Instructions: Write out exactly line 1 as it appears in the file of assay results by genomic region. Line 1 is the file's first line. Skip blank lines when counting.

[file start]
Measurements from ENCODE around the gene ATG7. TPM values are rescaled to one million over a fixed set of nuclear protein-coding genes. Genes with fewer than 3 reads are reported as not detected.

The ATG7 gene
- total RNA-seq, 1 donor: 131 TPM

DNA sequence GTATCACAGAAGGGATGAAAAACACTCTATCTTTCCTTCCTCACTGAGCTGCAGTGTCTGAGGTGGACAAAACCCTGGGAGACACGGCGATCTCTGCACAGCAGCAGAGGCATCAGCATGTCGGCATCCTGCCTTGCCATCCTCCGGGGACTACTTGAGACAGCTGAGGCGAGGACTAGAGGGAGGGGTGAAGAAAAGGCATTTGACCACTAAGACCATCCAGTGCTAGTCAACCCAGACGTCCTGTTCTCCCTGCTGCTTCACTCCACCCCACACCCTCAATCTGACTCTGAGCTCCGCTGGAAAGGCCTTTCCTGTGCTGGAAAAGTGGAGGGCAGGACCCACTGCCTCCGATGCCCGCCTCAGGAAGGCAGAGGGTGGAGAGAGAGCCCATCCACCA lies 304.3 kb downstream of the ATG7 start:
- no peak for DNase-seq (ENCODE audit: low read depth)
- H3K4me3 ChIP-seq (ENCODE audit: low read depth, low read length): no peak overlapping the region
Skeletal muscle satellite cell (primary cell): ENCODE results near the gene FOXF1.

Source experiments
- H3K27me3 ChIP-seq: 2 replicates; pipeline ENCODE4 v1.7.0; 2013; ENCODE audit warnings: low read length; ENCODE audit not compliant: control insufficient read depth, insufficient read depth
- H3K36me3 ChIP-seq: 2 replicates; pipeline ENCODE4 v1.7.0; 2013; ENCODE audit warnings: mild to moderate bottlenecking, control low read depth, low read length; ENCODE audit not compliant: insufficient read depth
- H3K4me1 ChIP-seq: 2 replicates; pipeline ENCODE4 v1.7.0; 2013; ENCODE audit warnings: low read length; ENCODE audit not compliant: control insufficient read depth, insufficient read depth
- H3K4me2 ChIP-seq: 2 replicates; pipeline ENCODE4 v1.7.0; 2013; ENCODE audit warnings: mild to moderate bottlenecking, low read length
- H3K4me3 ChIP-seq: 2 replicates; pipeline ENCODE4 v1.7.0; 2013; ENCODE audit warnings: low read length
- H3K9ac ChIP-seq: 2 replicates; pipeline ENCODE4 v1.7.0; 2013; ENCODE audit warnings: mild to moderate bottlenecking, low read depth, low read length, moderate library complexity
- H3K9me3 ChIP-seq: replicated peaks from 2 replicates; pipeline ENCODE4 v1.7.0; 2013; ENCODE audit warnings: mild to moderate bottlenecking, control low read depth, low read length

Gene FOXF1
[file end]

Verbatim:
Measurements from ENCODE around the gene ATG7. TPM values are rescaled to one million over a fixed set of nuclear protein-coding genes. Genes with fewer than 3 reads are reported as not detected.